Shallow Hal

Bobby and Peter Farrelly have a reputation for writing and directing films that are grossly, outrageously funny, movies like “There’s Something About Mary” and “Dumb & Dumber.” They break taboos, they push the envelope, yada yada yada.

Their latest, “Shallow Hal,” is a bit of a departure, and a disappointment. Despite its potential for crudeness — a man falls in love with an obese woman because he sees her inner beauty — it has only a few moments of Farrelly-esque outrageousness.

This is allowable, of course; filmmakers are permitted to change genres if they want to. I would rather they go whole hog and make all the fat jokes in the world, because I rather like that style, where’s it so audacious, you can’t help but laugh. But if Bobby and Peter want to be a little more gentle and touchy-feely, they are well within their rights. I just think they need to do a better job of it.

The focus is on regular ol’ non-offensive comedy here, which is fine, except that it doesn’t focus on it enough. Too much time is wasted trying to make us feel sympathy for characters who should be, by all rights, one-dimensional jokes, the way God intended them. The Farrellys try to get serious on us, and it doesn’t work, because they’re not very good at it.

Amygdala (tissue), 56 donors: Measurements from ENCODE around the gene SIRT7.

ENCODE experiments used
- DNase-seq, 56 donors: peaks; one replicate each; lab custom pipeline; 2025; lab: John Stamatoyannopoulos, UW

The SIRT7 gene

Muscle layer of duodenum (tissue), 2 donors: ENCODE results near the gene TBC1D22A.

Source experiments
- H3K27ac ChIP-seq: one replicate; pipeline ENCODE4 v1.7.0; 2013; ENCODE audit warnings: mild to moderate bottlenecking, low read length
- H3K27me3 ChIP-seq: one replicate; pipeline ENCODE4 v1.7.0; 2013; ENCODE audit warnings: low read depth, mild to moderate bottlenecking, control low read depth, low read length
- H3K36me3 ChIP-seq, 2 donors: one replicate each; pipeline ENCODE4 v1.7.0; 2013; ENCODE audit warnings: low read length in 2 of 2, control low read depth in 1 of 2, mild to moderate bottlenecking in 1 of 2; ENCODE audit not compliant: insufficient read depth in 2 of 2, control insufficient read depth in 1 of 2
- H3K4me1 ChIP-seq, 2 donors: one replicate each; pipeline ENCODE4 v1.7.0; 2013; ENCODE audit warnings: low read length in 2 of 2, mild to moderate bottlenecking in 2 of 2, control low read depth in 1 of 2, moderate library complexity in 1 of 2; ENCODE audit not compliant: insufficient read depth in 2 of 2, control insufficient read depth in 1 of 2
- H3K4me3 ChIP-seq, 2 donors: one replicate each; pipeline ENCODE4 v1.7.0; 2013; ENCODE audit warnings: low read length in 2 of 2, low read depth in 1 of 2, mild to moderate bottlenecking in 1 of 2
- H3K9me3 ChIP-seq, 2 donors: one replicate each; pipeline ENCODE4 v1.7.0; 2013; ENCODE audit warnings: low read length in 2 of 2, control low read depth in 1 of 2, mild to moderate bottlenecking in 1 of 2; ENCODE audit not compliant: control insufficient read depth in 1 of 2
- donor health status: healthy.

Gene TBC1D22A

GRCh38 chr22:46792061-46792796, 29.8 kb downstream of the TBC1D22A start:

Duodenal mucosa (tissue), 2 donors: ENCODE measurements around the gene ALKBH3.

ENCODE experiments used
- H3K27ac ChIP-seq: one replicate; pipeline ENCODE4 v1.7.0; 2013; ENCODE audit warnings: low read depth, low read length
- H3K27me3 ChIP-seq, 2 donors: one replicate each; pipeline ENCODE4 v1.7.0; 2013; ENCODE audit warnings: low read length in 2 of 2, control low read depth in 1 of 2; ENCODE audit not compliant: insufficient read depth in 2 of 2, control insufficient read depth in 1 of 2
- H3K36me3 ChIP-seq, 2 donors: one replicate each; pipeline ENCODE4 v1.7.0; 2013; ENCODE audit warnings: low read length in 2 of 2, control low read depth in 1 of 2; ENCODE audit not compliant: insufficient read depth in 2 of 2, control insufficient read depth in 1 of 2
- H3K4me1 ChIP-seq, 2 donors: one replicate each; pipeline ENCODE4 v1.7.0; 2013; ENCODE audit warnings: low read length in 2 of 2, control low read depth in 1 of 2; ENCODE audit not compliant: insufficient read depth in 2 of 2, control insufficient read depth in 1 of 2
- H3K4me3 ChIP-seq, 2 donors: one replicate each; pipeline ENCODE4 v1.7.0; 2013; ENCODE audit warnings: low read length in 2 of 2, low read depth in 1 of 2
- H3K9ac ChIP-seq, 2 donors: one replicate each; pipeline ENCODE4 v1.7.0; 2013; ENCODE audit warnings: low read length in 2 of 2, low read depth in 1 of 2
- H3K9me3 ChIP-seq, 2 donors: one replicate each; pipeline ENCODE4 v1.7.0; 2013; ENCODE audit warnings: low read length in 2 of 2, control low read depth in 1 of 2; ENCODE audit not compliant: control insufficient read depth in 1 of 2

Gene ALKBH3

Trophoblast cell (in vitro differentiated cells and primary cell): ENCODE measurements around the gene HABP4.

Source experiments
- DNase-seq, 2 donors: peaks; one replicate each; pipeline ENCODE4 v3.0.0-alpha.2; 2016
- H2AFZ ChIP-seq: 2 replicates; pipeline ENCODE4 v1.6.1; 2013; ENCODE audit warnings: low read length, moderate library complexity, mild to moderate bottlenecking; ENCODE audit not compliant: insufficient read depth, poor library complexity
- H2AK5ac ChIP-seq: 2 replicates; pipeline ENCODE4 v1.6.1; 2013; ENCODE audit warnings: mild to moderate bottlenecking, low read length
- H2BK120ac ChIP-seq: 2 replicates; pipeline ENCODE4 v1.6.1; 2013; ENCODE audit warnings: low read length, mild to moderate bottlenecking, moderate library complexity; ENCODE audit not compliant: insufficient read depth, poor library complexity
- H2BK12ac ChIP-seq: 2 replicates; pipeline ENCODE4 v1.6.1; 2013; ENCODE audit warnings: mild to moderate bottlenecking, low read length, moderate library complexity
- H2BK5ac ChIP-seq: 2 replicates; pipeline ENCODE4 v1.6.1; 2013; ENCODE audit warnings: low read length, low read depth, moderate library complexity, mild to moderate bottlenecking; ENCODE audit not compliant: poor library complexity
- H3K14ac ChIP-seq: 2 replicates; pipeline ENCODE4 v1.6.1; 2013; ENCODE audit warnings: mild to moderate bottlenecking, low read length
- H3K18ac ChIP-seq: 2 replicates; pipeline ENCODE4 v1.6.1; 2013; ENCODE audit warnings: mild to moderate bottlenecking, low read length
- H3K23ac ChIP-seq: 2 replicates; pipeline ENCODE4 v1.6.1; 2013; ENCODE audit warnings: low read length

Jack Black plays the title character, a ridiculously superficial moron who seeks only “perfect” women, despite his own physical flaws, which are many. Then he gets trapped in an elevator with motivational speaker Tony Robbins, who hypnotizes him into seeing people as they are on the inside. Ugly women now look good to Hal, and his equally shallow friend Mauricio (Jason Alexander, in the world’s worst toupee) is at a loss to explain why his pal’s tastes have suddenly taken a turn for the worse.

Black is one of our favorite hip, ironic young actors, but “Shallow Hal” teaches us something we hadn’t considered before: He’s best in supporting roles. His fun quotient is spread too thin in a lead. If he has depth and range, he is not showing it here, acting a one-note character in a movie that wants to have more notes.

Gwyneth Paltrow plays Rosemary, the fat woman Hal falls in love with. Most of the time, we see her the way he does — as the thin Gwyneth we know and love. (Fat suits are used to show us how Rosemary really looks.) Paltrow is the closest the movie comes to a character we care about.

By the movie’s logic, beautiful woman who are bad people should look ugly to Hal, but that only holds true in one instance. If you’re going to use a high concept like this, you’d better stick with it, or at least explain why you’re following your own rules haphazardly.

Tony Robbins is great in his cameo, and Jason Alexander gets off some good lines. But the movie is AT LEAST a half-hour too long, and its middle section drags insufferably. One thing the Farrellys have never been good at is writing a tight script — “There’s Something About Mary” was too long, too, you may recall — and that fault has never been more painfully clear than in “Shallow Hal.” Timing is everything in comedy, and this one has no idea where it’s going half the time. Sometimes, it doesn’t even remember it’s a comedy.

C- (; PG-13, a lot of profanity, some crude dialogue, some crude sexual language.)